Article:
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Modular: The Latest Architecture and News

This Off-Site Construction System Duplicates Floors in Barcelona Buildings in 3 Days

La Casa por el Tejado, a company specializing in the construction of old buildings, duplicated both the living spaces and the number of floors of an apartment building on Avenida Meridiana in the El Clot neighborhood of Barcelona. The new residences were built off-site in 12-weeks time and in accordance with the building's original dimensions and characteristics.

How Modular Construction Could Offer a Lasting Solution in the Affordable Housing Crisis

This article was originally published in Autodesk's Redshift publication as "How Building Modular Homes can Help Fill the Affordable Housing Gap."

“Modular” isn’t a construction product; it’s a construction process. This is according to Tom Hardiman, executive director of the Modular Building Institute (MBI), whose members include more than 350 companies involved in the manufacturing and distribution of modular buildings, including multifamily homes.

USUS Architectes Propose Modular Design for Millevaches Plateau Competition

French architects USUS Architectes reinvent the typical campground by designing a modular multipurpose structure as an ecological bivouac along the trekking routes in Massif Central, France. Together, the Association of Natural Parks of the Massif Central (IPAMAC), PNR Livradois-Forez, PNR Millevaches in Limousin, and the International Center for Art and Landscape (CIAP) wanted to tackle the lack of suitable accommodation along the trails. After deliberating from over 64 proposals, the agencies ultimately selected Peaks + Simon BOUDVIN and USUS + Zebra3 as project co-laureates of the competition.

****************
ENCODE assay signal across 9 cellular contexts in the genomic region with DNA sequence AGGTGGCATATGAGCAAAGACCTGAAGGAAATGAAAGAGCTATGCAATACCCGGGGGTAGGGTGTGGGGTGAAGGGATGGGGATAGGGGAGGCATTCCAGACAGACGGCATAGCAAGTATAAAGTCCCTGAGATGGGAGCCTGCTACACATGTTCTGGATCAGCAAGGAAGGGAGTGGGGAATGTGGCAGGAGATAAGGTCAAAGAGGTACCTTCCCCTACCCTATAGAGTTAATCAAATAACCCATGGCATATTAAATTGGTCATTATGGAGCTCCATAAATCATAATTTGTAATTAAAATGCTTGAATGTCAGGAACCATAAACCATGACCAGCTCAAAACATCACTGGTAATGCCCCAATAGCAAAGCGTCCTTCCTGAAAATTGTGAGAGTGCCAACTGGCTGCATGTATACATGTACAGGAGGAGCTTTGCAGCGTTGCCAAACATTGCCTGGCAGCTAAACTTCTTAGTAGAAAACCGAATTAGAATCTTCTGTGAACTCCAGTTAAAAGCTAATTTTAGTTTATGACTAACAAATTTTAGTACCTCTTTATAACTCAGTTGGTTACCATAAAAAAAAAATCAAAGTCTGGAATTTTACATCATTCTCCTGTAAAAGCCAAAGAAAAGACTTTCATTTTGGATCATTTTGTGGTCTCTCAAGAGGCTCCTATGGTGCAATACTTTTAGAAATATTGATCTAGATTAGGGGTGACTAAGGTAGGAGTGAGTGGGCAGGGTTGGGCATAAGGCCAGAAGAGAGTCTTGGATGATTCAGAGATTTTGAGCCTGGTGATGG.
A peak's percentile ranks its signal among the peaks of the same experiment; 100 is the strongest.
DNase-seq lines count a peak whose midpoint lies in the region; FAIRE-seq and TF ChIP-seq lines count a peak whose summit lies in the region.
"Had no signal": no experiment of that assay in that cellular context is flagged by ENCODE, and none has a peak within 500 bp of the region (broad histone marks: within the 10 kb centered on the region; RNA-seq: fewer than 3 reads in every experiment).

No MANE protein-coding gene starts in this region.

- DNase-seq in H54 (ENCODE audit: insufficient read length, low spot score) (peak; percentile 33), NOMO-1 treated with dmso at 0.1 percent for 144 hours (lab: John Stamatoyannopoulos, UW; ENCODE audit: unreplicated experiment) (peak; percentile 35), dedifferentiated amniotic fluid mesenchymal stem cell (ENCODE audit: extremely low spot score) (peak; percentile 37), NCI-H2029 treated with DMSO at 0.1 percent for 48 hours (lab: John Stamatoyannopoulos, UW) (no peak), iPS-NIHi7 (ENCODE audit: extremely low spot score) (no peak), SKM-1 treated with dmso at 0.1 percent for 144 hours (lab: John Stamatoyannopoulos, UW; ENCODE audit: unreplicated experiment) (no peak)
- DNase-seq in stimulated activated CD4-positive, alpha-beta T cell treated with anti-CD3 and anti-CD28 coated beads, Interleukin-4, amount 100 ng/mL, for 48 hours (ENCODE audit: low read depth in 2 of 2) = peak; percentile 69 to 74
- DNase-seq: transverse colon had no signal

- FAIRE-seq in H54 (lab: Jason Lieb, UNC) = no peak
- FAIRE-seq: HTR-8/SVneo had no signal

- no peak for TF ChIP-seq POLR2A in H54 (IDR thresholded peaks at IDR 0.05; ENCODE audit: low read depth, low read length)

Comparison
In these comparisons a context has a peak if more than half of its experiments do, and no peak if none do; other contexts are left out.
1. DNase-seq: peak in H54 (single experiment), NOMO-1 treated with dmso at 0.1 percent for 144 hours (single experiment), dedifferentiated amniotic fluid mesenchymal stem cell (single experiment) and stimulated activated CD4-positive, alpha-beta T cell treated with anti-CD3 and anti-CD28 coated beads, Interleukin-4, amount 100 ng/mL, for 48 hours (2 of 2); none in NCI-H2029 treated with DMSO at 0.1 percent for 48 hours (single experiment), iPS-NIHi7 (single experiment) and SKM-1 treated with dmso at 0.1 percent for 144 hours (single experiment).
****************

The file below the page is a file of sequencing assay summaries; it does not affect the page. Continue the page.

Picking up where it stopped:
Courtesy of USUS Architectes Courtesy of USUS Architectes Courtesy of USUS Architectes Courtesy of USUS Architectes + 10

Florian Marquet Proposes Modular Living Spaces with Full Autonomous Mobility

Florian Marquet, an architect based in Shanghai, recently released a proposal to rethink urban life through autonomous mobile living spaces. Dubbed 'the org’, his project aims to reconsider the housing market's status quo and provide a more balanced model for urban living across ages. The modular system would respond to user needs with a range of programs, from green farming and kitchen units to flexible work areas and sleeping quarters. Made for easy fabrication, the units could be ordered instantly via an app.

the org. Image Courtesy of Florian Marquet the org. Image Courtesy of Florian Marquet the org. Image Courtesy of Florian Marquet the org. Image Courtesy of Florian Marquet + 10